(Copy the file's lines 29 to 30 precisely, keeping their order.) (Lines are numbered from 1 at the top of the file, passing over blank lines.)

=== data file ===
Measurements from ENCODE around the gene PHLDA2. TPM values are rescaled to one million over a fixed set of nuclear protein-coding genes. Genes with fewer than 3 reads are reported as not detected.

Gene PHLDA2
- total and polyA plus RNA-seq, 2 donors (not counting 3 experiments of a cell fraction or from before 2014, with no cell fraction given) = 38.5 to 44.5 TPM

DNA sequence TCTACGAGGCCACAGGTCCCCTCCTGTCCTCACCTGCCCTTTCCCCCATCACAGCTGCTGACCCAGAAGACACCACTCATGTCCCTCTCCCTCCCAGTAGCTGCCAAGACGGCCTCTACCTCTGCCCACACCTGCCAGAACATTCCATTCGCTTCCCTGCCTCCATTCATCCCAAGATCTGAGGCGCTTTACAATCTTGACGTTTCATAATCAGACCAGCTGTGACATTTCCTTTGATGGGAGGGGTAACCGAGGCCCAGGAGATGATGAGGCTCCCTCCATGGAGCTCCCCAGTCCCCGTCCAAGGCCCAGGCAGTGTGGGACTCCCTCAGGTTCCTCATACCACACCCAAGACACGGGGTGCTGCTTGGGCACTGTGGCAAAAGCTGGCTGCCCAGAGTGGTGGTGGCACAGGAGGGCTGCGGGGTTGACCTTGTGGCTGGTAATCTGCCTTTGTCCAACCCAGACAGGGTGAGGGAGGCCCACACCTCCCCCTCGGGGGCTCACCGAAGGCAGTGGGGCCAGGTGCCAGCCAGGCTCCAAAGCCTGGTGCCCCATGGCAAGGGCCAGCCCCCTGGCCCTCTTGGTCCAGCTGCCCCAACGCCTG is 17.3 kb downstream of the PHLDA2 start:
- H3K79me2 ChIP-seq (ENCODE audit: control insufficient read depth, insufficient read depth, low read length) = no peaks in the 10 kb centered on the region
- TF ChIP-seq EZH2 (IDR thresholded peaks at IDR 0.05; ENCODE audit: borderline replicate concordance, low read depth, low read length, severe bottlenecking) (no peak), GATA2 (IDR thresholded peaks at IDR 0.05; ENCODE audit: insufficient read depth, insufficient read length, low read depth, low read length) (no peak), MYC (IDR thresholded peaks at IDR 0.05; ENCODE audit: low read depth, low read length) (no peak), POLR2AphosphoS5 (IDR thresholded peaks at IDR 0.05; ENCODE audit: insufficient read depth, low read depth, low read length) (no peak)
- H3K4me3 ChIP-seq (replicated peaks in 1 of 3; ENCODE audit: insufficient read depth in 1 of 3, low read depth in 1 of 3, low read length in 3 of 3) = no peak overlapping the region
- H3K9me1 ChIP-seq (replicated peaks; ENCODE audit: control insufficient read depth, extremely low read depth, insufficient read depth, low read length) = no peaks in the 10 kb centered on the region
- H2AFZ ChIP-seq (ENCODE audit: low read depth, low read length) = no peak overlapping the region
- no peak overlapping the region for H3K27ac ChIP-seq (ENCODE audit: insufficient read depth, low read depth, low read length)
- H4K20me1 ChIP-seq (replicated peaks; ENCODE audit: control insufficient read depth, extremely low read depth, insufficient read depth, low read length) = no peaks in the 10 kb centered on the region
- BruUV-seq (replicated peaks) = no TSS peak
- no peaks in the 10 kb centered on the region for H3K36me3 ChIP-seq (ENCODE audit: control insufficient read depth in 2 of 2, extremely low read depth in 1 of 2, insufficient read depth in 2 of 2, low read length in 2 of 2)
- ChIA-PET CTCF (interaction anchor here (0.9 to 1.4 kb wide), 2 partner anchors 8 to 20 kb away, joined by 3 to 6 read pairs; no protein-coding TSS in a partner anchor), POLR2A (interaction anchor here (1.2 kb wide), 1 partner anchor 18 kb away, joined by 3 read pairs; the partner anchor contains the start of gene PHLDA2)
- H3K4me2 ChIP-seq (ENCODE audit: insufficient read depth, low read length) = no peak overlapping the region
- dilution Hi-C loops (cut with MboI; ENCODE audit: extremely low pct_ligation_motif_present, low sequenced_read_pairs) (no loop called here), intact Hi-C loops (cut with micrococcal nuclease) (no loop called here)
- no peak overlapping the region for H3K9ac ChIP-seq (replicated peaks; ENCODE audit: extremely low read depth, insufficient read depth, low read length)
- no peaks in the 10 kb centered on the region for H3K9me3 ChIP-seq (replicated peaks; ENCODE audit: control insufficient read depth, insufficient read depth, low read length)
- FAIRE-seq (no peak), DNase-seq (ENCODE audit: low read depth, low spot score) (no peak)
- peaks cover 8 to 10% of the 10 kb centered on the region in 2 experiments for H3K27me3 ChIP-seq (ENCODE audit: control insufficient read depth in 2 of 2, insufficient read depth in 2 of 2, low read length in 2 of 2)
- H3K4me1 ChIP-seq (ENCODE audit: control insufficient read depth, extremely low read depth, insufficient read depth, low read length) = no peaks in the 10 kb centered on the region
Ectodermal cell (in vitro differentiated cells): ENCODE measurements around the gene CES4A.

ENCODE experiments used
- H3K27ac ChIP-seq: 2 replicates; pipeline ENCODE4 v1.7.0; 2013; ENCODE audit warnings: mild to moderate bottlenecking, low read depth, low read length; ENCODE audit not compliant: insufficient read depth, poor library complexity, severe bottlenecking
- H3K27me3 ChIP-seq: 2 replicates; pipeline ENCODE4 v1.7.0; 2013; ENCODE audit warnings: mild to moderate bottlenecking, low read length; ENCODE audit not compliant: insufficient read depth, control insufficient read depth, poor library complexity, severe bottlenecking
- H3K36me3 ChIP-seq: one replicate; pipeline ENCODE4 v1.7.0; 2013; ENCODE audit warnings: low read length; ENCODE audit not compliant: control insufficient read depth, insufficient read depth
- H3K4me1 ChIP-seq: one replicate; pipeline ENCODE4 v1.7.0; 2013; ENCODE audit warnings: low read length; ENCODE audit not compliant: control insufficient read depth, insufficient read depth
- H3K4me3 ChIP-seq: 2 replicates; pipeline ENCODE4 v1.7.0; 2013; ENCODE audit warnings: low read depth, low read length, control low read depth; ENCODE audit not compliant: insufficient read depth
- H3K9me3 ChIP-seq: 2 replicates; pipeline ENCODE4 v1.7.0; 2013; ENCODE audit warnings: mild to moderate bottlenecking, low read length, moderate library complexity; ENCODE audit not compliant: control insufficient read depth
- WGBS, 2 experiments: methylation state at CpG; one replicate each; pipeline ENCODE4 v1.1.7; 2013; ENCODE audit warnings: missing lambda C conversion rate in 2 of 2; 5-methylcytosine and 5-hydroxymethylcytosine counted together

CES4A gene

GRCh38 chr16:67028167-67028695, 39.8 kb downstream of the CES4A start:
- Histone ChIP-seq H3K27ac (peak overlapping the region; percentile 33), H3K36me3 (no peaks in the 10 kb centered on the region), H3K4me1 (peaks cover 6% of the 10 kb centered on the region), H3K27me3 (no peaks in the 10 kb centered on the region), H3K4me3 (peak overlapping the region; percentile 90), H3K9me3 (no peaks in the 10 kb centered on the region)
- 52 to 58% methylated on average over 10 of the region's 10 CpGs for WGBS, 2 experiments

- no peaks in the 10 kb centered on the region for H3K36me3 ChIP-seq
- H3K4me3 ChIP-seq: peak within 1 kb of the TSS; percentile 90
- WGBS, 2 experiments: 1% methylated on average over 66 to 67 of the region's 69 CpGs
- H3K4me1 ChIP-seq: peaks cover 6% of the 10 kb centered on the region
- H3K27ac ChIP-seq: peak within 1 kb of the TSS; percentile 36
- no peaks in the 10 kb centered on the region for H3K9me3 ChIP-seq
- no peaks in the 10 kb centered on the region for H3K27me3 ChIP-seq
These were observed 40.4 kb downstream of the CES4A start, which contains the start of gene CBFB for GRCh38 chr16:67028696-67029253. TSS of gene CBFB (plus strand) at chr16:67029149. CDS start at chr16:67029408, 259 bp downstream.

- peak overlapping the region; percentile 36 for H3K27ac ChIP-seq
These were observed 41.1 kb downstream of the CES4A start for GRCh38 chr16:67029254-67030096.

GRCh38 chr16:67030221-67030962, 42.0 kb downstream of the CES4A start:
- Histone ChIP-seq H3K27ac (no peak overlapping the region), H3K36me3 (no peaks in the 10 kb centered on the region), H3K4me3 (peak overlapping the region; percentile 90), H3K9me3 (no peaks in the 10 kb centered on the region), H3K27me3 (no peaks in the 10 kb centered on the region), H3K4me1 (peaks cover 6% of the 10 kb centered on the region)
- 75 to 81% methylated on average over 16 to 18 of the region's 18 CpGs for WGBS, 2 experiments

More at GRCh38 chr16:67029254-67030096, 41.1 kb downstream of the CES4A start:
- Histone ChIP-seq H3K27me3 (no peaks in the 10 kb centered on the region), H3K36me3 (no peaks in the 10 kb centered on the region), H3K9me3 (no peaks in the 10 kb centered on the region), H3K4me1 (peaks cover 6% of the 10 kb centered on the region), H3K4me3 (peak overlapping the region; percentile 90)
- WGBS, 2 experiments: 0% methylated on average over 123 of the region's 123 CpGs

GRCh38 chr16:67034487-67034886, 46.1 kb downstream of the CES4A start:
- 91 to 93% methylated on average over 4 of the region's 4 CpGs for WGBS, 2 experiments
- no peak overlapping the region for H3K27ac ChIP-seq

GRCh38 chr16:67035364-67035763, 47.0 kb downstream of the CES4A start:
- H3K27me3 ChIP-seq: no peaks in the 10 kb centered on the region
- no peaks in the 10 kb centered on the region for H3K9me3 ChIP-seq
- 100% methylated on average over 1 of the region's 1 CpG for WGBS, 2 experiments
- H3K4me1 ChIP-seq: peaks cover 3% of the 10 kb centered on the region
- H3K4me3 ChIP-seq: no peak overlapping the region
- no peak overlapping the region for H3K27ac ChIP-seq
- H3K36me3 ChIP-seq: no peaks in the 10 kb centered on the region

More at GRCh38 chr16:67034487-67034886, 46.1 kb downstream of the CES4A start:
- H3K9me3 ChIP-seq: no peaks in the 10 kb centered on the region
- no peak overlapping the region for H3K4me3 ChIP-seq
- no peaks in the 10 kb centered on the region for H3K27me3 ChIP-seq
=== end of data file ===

- H3K9me3 ChIP-seq: 2 replicates; pipeline ENCODE4 v1.7.0; 2013; ENCODE audit warnings: mild to moderate bottlenecking, low read length, moderate library complexity; ENCODE audit not compliant: control insufficient read depth
- WGBS, 2 experiments: methylation state at CpG; one replicate each; pipeline ENCODE4 v1.1.7; 2013; ENCODE audit warnings: missing lambda C conversion rate in 2 of 2; 5-methylcytosine and 5-hydroxymethylcytosine counted together